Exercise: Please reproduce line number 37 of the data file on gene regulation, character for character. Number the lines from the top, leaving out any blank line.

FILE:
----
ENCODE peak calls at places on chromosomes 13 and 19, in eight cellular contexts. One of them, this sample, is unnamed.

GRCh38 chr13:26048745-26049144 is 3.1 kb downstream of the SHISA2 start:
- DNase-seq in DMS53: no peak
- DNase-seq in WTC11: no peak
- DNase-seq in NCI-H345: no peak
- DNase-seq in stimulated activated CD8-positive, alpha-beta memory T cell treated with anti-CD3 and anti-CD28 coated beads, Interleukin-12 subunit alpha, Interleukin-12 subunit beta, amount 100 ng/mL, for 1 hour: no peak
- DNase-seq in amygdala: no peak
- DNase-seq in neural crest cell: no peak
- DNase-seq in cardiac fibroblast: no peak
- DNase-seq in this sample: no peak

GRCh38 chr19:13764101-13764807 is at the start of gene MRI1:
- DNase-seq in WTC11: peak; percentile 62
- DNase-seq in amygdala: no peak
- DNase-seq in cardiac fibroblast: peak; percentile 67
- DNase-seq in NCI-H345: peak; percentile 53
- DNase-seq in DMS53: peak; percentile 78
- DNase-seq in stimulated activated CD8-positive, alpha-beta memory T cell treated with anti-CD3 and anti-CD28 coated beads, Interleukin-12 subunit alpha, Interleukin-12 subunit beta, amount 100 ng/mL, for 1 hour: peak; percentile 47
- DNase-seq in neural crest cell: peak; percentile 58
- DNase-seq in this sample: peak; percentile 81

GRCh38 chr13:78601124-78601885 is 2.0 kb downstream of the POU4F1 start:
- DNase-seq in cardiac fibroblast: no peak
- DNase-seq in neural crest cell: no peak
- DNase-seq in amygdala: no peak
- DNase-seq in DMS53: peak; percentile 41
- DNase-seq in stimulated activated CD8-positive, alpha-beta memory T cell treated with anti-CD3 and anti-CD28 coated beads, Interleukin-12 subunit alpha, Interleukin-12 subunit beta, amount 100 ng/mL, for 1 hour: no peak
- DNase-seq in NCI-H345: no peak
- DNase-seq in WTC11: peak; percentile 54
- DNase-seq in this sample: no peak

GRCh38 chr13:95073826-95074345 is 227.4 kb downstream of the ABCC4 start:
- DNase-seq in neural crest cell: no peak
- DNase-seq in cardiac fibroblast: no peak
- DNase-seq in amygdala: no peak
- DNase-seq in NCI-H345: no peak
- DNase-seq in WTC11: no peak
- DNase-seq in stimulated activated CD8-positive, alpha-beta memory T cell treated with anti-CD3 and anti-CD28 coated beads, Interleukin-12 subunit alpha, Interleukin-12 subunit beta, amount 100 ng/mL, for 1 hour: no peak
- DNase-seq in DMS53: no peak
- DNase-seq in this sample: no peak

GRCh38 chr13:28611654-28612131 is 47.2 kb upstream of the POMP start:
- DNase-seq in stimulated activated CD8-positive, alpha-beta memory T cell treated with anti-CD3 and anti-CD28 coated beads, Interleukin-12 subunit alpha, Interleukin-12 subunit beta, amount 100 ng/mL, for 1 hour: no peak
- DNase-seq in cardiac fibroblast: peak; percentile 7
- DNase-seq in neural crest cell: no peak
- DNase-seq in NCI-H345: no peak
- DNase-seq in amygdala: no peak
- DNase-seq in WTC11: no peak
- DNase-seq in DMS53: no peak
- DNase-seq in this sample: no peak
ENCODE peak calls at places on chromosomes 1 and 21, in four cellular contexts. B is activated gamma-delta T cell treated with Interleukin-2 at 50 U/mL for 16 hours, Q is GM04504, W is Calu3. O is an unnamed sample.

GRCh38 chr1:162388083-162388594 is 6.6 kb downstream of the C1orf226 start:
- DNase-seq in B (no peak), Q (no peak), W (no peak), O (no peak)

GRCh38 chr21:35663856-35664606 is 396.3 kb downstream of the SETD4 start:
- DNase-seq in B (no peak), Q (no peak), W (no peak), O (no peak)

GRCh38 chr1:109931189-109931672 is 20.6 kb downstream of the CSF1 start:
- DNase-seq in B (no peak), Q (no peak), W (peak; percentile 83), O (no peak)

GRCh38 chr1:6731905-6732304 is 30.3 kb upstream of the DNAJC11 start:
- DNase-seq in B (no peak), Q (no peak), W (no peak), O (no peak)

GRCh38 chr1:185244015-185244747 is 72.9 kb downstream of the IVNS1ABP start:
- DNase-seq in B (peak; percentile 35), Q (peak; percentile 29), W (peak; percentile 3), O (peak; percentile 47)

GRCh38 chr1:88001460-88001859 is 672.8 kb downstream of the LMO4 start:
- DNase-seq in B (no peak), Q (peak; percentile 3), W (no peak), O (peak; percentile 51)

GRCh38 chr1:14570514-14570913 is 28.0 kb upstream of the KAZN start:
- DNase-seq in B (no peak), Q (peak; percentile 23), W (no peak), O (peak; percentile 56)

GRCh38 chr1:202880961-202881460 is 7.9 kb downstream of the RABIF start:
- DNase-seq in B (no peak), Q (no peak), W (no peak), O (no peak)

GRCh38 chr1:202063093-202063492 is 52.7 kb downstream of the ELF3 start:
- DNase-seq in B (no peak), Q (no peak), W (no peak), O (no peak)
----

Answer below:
- DNase-seq in this sample: no peak